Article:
This installment of Under the Radar spotlights a film in one of my favorite subgenres: southern gothic. While there are many books out there to scratch the southern gothic itch—Flannery O’Connor and William Faulkner immediately spring to mind—it’s a genre that remains vastly underutilized in film. This is a damn shame, given how so many of the trappings of SG lend themselves nicely to the medium.
Skeletal cypress trees, spidery clumps of Spanish moss, the murky green water of the swamp, and the ever-present sound of plaintive fiddle are all hallmarks of an atmospheric Southern tale. Throw in something dark, dangerous, supernatural, and you’ve got your gothic.
From its opening frames The Gift promises to fulfill all of these requirements. With Sam Raimi handling the directing and Billy Bob Thornton providing the screenplay, the film’s chops are certified: this is going to be a creepy and authentic thriller.
Annie Wilson (Cate Blanchett) is a widow with three small boys to look after. Following her husband’s death in an accident, she’s been making ends meet by using her “gift” to do psychic readings for the locals. Life may be difficult, but she’s surviving and keeping her family together.
Her biggest cause for concern lies with her friend, Buddy Cole (Giovanni Ribisi), who works at the garage and has anger and impulse control issues. Buddy is a tortured man for reasons he doesn’t fully understand, on medication and struggling with thoughts of suicide, and he often turns to Annie for advice and help. “You’re the only person I see as a friend,” he tells her after an episode.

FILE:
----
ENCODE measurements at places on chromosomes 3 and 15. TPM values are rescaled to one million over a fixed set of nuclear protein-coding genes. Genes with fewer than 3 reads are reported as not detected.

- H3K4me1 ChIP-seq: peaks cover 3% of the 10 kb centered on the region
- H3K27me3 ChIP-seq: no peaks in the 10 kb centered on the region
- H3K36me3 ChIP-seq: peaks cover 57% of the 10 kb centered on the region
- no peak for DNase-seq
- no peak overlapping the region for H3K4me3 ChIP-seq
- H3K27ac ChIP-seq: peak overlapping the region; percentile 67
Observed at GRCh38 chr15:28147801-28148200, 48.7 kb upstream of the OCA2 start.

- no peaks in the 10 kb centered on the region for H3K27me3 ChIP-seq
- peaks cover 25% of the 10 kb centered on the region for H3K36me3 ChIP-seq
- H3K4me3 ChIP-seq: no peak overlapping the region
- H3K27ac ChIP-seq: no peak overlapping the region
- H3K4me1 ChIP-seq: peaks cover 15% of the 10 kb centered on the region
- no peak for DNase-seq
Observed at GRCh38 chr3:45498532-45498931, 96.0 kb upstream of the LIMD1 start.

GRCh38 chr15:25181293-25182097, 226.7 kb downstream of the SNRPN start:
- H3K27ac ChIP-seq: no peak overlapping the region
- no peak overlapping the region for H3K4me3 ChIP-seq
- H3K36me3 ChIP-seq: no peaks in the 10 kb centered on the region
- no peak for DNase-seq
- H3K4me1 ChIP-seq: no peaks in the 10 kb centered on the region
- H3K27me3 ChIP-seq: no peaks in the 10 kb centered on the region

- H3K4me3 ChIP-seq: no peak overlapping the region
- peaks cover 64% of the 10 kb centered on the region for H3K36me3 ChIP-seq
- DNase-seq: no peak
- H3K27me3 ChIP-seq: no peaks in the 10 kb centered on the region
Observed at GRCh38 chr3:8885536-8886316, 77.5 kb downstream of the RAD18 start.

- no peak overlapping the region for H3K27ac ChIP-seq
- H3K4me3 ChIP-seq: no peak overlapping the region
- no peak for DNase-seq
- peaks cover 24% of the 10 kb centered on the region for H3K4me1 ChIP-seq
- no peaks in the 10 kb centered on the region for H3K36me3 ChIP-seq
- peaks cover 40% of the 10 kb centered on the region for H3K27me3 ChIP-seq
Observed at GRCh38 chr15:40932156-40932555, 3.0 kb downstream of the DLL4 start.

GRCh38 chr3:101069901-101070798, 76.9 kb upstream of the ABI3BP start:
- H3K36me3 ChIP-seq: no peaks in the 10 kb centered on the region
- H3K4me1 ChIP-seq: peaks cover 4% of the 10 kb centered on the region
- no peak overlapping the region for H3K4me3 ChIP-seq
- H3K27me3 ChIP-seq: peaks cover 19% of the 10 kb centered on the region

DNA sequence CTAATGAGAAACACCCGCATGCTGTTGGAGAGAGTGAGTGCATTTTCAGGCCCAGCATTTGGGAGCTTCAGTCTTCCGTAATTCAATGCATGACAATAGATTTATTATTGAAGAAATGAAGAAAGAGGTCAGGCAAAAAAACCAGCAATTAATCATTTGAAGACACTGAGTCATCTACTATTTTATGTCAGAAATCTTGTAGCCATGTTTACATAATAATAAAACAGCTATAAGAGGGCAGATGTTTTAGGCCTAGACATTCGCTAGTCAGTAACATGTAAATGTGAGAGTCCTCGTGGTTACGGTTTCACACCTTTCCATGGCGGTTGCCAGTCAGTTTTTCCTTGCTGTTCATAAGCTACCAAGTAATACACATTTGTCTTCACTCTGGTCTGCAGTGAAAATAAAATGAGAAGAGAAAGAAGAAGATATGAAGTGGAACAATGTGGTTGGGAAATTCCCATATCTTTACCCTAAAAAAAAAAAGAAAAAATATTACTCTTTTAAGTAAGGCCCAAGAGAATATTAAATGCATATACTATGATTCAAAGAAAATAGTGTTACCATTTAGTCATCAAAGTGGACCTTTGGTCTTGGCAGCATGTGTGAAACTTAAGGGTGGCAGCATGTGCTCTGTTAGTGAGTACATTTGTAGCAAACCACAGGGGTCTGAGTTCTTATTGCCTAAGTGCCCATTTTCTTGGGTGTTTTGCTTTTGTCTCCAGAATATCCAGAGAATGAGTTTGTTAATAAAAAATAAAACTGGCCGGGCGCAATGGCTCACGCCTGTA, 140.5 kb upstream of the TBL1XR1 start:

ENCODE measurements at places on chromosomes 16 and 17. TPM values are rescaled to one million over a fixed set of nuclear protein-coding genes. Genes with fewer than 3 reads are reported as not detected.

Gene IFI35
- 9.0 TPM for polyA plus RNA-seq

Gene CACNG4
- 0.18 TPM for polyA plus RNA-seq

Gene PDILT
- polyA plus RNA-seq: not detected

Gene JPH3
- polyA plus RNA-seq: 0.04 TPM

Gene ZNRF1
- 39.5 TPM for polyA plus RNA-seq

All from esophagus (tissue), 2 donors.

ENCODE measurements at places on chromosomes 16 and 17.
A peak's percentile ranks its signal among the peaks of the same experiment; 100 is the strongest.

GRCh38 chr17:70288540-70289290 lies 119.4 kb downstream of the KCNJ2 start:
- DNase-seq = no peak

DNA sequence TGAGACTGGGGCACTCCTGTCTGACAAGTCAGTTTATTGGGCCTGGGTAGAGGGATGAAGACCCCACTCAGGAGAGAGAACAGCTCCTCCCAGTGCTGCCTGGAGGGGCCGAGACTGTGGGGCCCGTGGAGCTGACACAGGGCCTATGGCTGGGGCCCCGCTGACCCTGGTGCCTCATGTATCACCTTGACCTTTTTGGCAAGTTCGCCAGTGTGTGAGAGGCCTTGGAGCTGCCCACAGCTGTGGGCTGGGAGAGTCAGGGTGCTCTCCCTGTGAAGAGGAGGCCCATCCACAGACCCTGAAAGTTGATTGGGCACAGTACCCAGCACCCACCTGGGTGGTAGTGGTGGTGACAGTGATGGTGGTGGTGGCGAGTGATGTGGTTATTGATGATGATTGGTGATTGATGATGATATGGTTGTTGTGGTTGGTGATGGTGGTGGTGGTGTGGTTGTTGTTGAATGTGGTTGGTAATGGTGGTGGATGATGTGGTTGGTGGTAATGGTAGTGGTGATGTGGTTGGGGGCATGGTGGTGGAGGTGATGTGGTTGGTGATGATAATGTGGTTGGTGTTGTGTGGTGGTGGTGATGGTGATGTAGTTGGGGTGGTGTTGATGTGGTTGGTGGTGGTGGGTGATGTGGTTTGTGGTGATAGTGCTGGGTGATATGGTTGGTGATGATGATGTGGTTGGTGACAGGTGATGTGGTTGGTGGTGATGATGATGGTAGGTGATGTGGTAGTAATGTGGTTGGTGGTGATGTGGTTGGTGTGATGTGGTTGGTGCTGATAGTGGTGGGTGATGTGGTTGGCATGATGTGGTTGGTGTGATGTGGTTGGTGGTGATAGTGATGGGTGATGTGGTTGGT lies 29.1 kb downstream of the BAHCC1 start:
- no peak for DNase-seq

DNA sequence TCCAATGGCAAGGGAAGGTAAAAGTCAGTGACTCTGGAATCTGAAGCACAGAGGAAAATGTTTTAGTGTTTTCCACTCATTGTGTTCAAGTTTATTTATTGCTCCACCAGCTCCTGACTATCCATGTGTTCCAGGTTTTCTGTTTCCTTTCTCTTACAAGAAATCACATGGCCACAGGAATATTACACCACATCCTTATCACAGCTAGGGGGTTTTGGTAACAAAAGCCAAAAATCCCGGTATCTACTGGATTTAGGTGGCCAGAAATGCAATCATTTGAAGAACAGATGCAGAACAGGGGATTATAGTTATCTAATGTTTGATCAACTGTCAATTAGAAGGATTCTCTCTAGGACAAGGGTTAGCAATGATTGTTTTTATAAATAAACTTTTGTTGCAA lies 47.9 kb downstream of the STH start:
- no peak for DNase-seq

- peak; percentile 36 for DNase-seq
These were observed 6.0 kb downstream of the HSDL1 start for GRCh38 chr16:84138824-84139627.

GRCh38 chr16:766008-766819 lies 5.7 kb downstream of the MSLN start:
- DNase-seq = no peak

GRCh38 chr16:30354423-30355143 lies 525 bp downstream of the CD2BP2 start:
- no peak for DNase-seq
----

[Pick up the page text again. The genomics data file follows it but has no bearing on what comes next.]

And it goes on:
Then, when Annie encourages one of her clients, Valerie Barksdale (Hilary Swank), to leave her abusive husband, she finds herself under attack. The violent Donnie (Keanu Reeves) begins terrorizing her for her interference. He threatens her and her sons, breaks into her house, hits her, and even attempts to snatch one of her boys while he’s walking to a neighbor’s house.
Denouncing her as a witch and a Satanist, promising that she’ll “burn,” Donnie is a very real and very frightening villain. Turning to the cops does nothing: they’re all friends of Donnie and look askance at Annie’s claims. It seems only a matter of time until he does something terrible to her family. And Reeves, who’s best known for his slacker comedies and action hero roles, does a magnificent job of making this evangelical redneck character downright monstrous.
Meanwhile, Annie’s oldest son is getting into some trouble at school when she meets the friendly principal Wayne Collins (Greg Kinnear). There are some definite sparks between the two, but it looks like nothing will come of it: Wayne happens to be engaged to the beautiful and vivacious Jessica King (Katie Holmes). When Jessica asks Annie if she “sees” what their future will be like, there’s an unsettling moment when she sees the young woman standing in a puddle of water, her feet muddied from the swamp.
Then, only days later, Annie inadvertently catches Jessica hooking up with another man in the bathroom of the country club during a party. She tells Wayne nothing, but the knowledge bothers her. And when Jessica goes missing the next night—a night when Annie had a terrible dream that she was being strangled—it’s pretty clear that foul play is afoot.
Aware of her reputation, Wayne and Jessica’s worried father turns to Annie for help. The chief of police (J.K. Simmons) is wholly doubtful of her abilities, and at first, there’s little her gift tells her. She sees white flowers, a split-post fence, and a pond. Not much to go on.